DEL MAR, Calif. – When it comes to gifts fathers bestow on sons, few can top the generosity of Eric Kruljac.
“I wanted him to have the feeling of what it’s like to have a high-class horse,” Eric said.
Actually, Finest City turned into a special horse for Seltzer Thoroughbreds with the help of Ian’s attentive eye. He was 28 when he became one of the youngest trainers to win a Breeders’ Cup race as the daughter of City Zip captured the $1 million Filly and Mare Sprint at Santa Anita Park last November. She is back to defend her title as a 5-year-old on Saturday at Del Mar before she enters the Fasig-Tipton November sale.
Ian’s relatively tender age and inexperience – he had never trained on his own before Finest City – did not trouble Tyler Seltzer when Eric approached him about transferring the promising horse to his son.
“Age to me was really a very small factor in that decision,” Seltzer said. “When I pick a trainer, I care about their work ethic, I care about their knowledge, I care about their ability to win with the right horse, I care that they are honest and trustworthy with me and my family. Ian met all those criteria.”
Tyler wholeheartedly recommended Ian to his father, Wayne, who forms the other half of Seltzer Thoroughbreds. Wayne, incidentally, also is a minority partner in the San Diego Padres.
The Seltzers paid $85,000 to purchase Finest City at the 2013 Keeneland September yearling sale. Eric had spotted her and it was love at first sight despite her being somewhat undersized.
“When she walks, it’s like she’s on a conveyor belt. Her feet barely come off the ground,” Eric said. “She has a great shoulder and great reach. She’s a smallish filly with a huge stride.”
Ian, a fourth-generation horseman, could not have taken the responsibility he was given more seriously.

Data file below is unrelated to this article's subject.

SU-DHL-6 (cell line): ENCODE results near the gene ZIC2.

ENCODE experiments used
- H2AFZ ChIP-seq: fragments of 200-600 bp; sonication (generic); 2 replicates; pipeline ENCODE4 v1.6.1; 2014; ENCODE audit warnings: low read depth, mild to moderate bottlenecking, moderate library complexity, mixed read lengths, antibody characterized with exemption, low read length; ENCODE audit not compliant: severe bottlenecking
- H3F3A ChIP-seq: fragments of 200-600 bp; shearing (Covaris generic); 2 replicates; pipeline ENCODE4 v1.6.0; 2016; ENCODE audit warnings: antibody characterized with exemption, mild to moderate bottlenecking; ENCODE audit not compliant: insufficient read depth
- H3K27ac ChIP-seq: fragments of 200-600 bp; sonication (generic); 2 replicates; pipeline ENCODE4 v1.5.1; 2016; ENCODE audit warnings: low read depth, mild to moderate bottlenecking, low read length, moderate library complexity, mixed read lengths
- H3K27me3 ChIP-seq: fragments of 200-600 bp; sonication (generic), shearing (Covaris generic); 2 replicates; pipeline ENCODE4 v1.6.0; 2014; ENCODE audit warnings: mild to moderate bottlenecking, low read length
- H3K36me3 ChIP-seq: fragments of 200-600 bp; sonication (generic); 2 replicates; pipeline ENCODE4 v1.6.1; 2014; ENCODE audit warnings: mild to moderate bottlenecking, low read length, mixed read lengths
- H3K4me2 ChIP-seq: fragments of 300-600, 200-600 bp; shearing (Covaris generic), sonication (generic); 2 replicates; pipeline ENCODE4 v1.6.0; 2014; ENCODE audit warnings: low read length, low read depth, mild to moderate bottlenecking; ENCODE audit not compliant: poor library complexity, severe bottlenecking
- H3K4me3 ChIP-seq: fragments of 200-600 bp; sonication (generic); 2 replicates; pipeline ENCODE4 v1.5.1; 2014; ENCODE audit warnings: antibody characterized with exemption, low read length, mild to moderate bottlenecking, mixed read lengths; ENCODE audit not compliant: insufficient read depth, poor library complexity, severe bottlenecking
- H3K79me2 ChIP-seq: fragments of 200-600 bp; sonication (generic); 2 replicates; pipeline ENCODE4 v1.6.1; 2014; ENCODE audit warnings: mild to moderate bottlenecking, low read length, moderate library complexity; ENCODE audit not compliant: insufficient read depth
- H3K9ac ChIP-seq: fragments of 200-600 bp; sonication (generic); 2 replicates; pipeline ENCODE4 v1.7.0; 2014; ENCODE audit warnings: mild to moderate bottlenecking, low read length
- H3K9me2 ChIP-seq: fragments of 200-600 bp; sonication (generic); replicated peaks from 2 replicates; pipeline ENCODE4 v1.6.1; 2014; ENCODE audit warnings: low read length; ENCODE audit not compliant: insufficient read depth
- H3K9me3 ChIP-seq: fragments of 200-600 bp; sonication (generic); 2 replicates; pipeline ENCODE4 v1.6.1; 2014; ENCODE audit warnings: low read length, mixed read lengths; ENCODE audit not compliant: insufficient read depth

“You’re the face of it. Your name is on the horse,” he said. “You’ve got to be confident in yourself and make sure you’re making the right decisions.”
In truth, more likely Finest City makes most decisions. There is a reason she is known as “the Queen” around Barn 46 at Santa Anita, a space Ian shares with his father.
“She gets whatever she wants,” Eric said.
And why not? She has produced top-three finishes in all but four of her 19 career starts, with five victories and six runner-up finishes, in earning $1,256,394.
Ian now has eight horses under his care. If he learned anything from Eric, it is to let his horses do the talking.
“I lean on the horses to pretty much tell me what I need to do,” Ian said. “You go there every morning and see what the horses are telling you.”
This summer, after Finest City finished third in the July 8 Great Lady M Stakes at Los Alamitos, she informed Ian that it was time for a freshening, the first extended break of her career. The Filly and Mare Sprint will mark her first start since then. She will be ridden by Corey Nakatani.
Ian is confident the significant layoff will not pose an issue. “We don’t run unless we think she can win,” he said. “We think she’s going to go out there and fire.”
Whatever the race brings, Ian knows the hard part will come the next day. He will fuss over Finest City one last time before she is flown to Lexington, Ky., for the Fasig-Tipton sale.
“It’s going to be a long Sunday,” Ian said. “The last three months have been pretty emotional. It’s something I’m going to look back on for the rest of my life and cherish it.”
Ian will turn much of his attention to growing his business, understanding that it will be hard to top Finest City, the greatest gift of all.